Wherever your curiosity leads you, the library has a guide – 487 of them, to be exact. When writing a paper or beginning your research, these guides can point you to the best databases to use on any topic and show you exactly how to cite your sources.
Ask a Librarian
During the current crisis, Ask a Librarian has extended its hours: Monday-Thursday from 8 a.m.-9 p.m. and Friday from 8 a.m. to 5 p.m. If you get lost or confused, or just don’t know where to start, our online chat service can connect you with library professionals who are standing by to assist you with any research question and who’ve abundant strategies on how to find high quality resources that Google will never tell you about.
Free digital news subscriptions & streaming services
Have you activated your free news subscriptions to the New York Times and the Wall Street Journal? As an ASU student, you also have free access to thousands of films and documentaries through the streaming services Kanopy and Films on Demand.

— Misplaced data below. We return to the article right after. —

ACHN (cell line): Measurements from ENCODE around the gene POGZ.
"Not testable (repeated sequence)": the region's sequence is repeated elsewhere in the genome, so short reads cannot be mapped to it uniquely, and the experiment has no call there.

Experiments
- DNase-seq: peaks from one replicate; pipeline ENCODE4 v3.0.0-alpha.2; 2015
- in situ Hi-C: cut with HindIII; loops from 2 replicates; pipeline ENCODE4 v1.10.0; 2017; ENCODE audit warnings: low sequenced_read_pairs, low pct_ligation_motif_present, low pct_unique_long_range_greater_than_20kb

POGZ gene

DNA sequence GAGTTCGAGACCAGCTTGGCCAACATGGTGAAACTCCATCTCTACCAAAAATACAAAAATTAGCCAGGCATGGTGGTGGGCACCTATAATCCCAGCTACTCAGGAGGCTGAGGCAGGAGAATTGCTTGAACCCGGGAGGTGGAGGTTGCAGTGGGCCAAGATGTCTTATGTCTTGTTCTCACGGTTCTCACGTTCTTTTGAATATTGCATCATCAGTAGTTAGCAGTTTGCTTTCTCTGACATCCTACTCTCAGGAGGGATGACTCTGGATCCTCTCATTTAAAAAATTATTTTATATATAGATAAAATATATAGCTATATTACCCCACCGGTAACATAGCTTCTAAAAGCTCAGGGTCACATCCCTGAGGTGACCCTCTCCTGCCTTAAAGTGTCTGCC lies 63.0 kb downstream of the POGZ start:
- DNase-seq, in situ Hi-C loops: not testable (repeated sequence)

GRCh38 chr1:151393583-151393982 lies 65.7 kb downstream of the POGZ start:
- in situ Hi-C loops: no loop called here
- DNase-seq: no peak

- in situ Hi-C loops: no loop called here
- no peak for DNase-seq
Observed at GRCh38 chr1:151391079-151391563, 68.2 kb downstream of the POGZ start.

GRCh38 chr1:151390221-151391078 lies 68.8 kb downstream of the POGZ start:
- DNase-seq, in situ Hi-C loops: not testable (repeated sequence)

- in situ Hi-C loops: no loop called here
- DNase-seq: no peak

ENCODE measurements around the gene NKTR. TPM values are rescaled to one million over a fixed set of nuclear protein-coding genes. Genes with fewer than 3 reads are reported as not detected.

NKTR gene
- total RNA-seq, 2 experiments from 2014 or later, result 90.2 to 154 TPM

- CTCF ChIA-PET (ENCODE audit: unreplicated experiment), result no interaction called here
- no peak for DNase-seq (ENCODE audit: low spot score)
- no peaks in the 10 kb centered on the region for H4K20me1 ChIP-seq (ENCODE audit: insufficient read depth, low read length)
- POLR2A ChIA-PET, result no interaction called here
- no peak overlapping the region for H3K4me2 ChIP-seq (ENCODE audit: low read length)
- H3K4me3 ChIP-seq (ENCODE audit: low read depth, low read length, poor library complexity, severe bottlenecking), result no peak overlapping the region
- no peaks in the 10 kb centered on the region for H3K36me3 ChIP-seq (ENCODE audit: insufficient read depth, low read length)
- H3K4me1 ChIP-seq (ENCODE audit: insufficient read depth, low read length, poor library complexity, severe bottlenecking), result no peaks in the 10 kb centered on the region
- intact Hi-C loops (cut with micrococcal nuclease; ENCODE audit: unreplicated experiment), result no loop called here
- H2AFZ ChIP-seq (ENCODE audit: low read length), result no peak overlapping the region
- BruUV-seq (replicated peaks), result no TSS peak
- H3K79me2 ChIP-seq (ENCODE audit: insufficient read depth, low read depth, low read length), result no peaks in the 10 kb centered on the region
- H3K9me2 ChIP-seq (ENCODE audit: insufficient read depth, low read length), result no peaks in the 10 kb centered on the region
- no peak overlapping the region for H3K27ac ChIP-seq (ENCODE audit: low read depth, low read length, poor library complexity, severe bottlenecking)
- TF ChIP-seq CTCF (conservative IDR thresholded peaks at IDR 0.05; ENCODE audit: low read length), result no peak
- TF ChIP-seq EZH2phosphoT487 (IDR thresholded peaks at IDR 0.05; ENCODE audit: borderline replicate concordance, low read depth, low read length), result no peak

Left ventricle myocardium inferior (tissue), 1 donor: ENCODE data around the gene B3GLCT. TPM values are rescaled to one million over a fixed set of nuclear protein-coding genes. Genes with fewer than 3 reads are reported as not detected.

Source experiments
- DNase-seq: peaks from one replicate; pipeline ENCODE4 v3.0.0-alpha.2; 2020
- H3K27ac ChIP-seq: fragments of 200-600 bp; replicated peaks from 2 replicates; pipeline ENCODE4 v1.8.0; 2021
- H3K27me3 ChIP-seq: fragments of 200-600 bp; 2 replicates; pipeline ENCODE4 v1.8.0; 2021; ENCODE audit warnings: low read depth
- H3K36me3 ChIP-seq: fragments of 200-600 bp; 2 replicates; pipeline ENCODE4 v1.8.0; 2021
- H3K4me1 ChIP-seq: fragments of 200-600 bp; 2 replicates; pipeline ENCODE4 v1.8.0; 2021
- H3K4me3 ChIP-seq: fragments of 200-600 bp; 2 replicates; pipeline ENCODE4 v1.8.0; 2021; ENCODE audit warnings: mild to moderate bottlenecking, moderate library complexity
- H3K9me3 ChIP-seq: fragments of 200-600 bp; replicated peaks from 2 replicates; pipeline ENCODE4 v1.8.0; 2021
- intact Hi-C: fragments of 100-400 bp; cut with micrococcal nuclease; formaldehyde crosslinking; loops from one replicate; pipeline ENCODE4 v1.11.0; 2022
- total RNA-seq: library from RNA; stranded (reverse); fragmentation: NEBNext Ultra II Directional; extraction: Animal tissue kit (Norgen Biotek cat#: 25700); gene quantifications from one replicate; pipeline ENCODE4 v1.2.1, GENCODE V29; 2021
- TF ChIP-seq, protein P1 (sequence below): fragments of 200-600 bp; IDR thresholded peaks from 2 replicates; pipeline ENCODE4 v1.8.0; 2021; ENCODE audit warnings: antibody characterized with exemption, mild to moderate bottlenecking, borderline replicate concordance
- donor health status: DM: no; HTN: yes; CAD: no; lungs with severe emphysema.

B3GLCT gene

If you have not yet explored the vast digital landscape of the ASU Library, now is your opportunity to make yourself a power user of this powerful system. While our physical materials are out of reach at this challenging time, the library is still here for you – and we want you to succeed.
With best wishes,
Mark Searle Jim O’Donnell
Executive Vice President and University Provost University Librarian
Tuesday, February 25
Labriola National American Indian Data Center